So I bagged the cash and started looking for a defender who might be able to appreciate Michael Dogan’s vicious way with a corner. At that point, however, Juventus popped up with an offer for Paolo Galli, who was still out with his knee injury after playing just eight games over the first half of the season (scoring once). If you’ve been following Pro Vercelli for any length of time, then you’ll already know about Juventus: how they’re the biggest-spending club in Serie A thanks to the resources of their Chinese oligarch owner Li Yi, how they never make logical moves and consistently struggle for a Europa League place despite having the highest wage bill in the league, how they’re generally the picture of overfunded mismanagement. Now they wanted to give me €20 million (spread out over two years, but still) plus two players who were each individually better than Paolo Galli, all in exchange for a striker who’d managed a mighty 28 goals in 112 appearances in Serie A.
So again, I thought about stability and continuity, and I thought, well, not so much. The two players I got in the deal, both Brazilian, were a near-world-class central midfielder (who got no playing time at Juventus) called Antônio:
And a solid centerback called Jorge Luiz who’d fill the void left by Magnoni:
Which meant that I’d still need a striker to fill in for Teixeira, since I had no idea how Mark Linnane would look when he came back from his injury. After a quick afternoon’s shopping, I spent a breezy €16.5 million on Club Brugge’s 24-year-old Albert Vrancken, henceforth to be known as “the Vranck”:
All told, we wound up with €17.5 million more in the bank while gaining an objectively better striker, a probably-better-for-our-system defender, and a midfielder who will at least challenge for a first-team place. And Juventus owe us €875k/month for the next two years. That seems like a huge win, even if none of it was exactly planned and I’m still not sure how it affects the identity of the team. We’ve won six straight since selling Magnoni in early January, and have moved back into first with a two-point lead over Milan. But that has more to do with old players recovering from injury than with the new look of the team.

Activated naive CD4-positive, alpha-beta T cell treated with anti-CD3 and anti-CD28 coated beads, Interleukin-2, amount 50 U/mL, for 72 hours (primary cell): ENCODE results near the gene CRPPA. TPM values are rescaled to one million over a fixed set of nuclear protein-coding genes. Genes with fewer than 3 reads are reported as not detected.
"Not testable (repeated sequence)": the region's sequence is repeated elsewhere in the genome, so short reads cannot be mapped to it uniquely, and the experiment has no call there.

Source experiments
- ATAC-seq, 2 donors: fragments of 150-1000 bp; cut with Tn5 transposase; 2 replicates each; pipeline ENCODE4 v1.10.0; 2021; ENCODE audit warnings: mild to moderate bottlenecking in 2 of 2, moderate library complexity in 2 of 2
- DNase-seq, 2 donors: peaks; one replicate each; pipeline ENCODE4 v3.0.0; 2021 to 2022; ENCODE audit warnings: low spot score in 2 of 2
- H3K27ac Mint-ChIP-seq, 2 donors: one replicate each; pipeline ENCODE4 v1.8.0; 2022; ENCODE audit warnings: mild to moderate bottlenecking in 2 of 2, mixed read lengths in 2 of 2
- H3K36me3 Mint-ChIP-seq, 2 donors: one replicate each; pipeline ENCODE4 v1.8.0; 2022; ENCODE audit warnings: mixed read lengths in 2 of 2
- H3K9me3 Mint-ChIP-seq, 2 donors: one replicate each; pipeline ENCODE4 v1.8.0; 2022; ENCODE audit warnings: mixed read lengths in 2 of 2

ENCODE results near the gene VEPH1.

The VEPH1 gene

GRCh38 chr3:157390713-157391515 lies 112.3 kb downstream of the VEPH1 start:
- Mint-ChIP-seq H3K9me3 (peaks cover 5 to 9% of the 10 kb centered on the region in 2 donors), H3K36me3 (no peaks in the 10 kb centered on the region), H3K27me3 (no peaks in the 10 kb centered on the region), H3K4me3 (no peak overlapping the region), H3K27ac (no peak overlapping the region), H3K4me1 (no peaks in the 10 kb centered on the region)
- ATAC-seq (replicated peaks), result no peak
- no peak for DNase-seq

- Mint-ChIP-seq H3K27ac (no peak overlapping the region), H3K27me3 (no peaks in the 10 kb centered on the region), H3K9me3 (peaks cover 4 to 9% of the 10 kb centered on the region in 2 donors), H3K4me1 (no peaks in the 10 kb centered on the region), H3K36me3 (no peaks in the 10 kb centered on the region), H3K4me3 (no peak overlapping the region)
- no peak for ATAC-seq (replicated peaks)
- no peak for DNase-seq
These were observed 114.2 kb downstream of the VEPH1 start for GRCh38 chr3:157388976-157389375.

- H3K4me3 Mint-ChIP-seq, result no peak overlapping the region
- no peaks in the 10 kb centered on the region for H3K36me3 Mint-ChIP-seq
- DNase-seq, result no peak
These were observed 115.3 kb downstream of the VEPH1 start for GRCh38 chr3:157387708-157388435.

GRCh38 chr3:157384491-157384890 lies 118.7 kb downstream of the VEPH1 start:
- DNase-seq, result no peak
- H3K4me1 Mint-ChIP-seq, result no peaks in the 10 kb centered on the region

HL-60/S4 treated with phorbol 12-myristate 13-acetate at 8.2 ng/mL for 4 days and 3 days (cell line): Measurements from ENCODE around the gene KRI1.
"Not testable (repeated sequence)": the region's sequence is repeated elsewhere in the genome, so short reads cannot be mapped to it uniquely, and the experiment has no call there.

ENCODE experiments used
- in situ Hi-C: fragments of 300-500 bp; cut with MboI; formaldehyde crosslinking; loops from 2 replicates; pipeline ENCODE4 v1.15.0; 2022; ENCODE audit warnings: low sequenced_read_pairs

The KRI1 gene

So we’ll see. I have misgivings about shaking up a championship team in the middle of a season, but at the same time, you don’t build up your club by refusing to take the dollar someone offers you for a dime. If Teixeira can stay healthy (13 goals and 10 assists in 17 starts) and Dogan can keep scoring on every other free kick (he’s five goals ahead of the second-leading scorer in Serie A…as a left back), we’re going to be in the thick of things at the end of the season. Only then will we know how wise any of these decisions have been.
In case I haven’t made it clear why I love Teixeira and the Ferj, this is why I love Teixeira:
And this is why I love the Ferj:
(You can see our new stadium in the first video, by the way.)
Also: Our 1-0 home win against Fiorentina in the Coppa Italia quarterfinals came during a milestone in my tenure at Pro Vercelli:
Our record in that time: 267 wins, 118 draws, and 115 losses, with a goal differential of +355. How the time flies.
Song clips: “Why Don’t We Even Try Anymore?” by The Knitters; “Ace of Spades” by O.V. Wright
by Brian Phillips · June 6, 2009[contact-form 5 'Email form']